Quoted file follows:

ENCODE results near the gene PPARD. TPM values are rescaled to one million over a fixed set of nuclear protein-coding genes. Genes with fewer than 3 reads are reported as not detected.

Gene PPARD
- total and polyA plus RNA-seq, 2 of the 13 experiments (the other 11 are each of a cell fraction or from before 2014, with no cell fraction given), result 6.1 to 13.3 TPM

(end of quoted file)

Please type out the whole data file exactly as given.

ENCODE results near the gene PPARD. TPM values are rescaled to one million over a fixed set of nuclear protein-coding genes. Genes with fewer than 3 reads are reported as not detected.

Gene PPARD
- total and polyA plus RNA-seq, 2 of the 13 experiments (the other 11 are each of a cell fraction or from before 2014, with no cell fraction given), result 6.1 to 13.3 TPM